No matter what the holiday, every family seems to have a small tradition that makes their experience unique when compared to other families. For the Kavalskys, this involves gambling during Passover. Let me explain.
During Passover, the afikomen (middle piece of matzah from the seder) is hidden. The children at the table are then tasked at the end of the meal with finding this. As the Jewish tradition goes, whoever finds the afikomen is supposed to sell it back to the hider. In our family, after the afikomen is found, everyone gets $1 bill from my dad. No matter how old or young, you get $1 bill. Now, here comes the fun part. We play Blind Man's Bluff where you have the chance to double or even triple your winnings (or lose everything you came with). The object is to guess how many of a particular number are on all of the serial numbers for the dollar bills in the game. It's a pretty easy game to play, but difficult to master. Here are this year's rules:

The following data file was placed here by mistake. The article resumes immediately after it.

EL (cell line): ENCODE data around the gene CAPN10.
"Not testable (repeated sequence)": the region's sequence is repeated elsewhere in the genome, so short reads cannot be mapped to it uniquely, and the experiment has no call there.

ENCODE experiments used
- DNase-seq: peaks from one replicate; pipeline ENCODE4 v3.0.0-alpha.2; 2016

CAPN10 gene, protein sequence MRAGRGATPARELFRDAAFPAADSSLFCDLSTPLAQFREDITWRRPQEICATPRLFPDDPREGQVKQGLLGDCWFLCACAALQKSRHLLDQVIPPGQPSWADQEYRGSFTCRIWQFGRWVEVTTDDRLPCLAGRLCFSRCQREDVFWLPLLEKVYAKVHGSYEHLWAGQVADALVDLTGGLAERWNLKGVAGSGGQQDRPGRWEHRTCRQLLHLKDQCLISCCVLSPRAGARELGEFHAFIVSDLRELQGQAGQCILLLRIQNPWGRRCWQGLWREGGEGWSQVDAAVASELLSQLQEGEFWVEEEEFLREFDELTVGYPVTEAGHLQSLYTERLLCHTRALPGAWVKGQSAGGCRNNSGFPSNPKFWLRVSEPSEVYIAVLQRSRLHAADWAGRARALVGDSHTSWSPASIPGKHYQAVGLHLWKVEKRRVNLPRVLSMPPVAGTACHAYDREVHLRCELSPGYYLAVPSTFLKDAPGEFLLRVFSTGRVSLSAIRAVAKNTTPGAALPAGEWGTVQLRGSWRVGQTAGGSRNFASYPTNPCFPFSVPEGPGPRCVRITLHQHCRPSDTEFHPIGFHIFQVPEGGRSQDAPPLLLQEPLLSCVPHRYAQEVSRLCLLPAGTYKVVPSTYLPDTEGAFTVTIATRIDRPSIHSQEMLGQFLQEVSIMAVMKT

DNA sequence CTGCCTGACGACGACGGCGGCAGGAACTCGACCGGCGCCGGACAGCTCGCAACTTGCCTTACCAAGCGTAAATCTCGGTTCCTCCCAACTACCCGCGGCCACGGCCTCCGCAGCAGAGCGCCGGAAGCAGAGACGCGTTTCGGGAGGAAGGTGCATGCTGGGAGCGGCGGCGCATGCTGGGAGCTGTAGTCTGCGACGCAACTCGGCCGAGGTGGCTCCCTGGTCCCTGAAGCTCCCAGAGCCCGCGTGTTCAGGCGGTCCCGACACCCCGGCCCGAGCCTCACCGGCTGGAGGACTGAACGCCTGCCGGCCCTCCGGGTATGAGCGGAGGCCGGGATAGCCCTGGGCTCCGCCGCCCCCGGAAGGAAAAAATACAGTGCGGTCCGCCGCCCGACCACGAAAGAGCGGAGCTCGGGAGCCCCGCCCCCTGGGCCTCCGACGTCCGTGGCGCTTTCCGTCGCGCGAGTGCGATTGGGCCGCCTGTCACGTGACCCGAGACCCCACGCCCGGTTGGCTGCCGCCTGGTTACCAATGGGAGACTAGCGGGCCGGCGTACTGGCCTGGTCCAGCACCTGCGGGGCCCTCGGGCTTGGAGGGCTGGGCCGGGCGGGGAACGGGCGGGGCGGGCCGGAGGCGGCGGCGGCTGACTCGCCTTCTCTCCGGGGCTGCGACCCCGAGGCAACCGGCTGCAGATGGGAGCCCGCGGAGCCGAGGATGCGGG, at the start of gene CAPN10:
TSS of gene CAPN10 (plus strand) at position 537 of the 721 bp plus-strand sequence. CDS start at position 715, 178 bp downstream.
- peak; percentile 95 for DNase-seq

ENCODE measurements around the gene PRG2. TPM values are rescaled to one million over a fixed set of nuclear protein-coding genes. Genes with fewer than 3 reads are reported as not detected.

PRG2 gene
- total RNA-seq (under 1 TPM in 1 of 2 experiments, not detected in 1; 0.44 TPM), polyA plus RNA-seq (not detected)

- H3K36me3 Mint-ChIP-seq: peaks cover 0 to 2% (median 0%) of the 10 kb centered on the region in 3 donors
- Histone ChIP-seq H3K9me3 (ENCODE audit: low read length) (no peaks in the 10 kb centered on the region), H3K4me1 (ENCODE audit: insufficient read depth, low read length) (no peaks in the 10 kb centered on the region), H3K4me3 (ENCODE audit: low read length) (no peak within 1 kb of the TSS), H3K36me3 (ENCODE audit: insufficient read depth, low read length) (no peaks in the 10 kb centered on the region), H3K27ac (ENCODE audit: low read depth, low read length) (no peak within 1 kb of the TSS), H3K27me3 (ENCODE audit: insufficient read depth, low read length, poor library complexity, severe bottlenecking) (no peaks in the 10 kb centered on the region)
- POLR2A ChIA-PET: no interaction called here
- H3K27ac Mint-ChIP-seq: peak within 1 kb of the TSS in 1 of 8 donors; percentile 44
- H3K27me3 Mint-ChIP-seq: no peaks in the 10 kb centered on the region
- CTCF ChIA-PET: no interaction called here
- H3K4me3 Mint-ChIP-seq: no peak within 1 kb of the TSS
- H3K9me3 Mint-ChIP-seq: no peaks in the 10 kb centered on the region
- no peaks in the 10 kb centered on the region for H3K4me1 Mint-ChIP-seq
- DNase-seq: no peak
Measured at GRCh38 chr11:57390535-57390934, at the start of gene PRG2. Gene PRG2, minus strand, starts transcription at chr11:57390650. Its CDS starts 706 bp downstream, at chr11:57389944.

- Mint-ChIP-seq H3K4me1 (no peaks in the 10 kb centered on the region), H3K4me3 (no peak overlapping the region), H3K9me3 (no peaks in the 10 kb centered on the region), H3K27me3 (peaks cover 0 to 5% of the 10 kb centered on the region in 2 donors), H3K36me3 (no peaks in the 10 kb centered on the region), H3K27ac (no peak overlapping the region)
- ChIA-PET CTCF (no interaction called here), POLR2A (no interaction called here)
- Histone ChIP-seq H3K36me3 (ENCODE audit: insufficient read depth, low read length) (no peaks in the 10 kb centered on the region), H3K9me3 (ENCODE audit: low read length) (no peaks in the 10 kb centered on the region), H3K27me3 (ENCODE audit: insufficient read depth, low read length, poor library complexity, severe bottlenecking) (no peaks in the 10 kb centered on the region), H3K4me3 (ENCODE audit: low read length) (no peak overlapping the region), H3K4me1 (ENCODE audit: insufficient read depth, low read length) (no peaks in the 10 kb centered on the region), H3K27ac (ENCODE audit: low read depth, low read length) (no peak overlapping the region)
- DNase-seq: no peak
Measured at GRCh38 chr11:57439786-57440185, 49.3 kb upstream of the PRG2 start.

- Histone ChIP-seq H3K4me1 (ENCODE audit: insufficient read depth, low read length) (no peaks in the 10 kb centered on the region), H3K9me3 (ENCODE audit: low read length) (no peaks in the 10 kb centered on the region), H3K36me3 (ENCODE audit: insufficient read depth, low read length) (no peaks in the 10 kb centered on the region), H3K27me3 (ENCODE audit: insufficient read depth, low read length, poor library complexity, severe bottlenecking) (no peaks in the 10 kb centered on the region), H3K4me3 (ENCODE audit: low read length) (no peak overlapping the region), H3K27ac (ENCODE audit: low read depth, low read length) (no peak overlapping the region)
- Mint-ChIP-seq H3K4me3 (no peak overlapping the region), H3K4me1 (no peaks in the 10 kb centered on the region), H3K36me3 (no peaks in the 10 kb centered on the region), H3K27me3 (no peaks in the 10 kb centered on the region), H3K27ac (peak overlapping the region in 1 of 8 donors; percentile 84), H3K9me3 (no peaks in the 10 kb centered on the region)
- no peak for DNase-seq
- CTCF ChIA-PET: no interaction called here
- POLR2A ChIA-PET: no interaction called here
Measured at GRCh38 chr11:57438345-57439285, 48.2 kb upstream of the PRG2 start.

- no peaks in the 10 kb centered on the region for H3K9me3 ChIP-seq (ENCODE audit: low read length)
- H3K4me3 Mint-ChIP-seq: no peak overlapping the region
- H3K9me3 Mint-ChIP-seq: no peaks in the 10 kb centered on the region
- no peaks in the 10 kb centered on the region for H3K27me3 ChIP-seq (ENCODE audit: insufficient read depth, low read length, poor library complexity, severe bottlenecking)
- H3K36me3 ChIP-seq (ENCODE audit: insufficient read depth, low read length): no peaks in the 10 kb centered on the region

1) Zeroes are low.
2) My dad always starts. It is his dollar bills.
3) You must either increase the frequency of the number being played, increase the actual number or both. (i.e. Dad say "One 2". The next person says "more" than one 2; one "3", "4", etc...; OR "more" than one "3", "4", etc....
4) You have the option to pass. However, if everyone passes and it gets back to the bettor, the bettor wins all of the money of the passers.
5) If it is your turn, you can challenge the bettor. If the bettor is correct, you lose your $1. If the bettor is wrong, you win their $1.
I am sure the rules will change next year. But, this is the basics of it.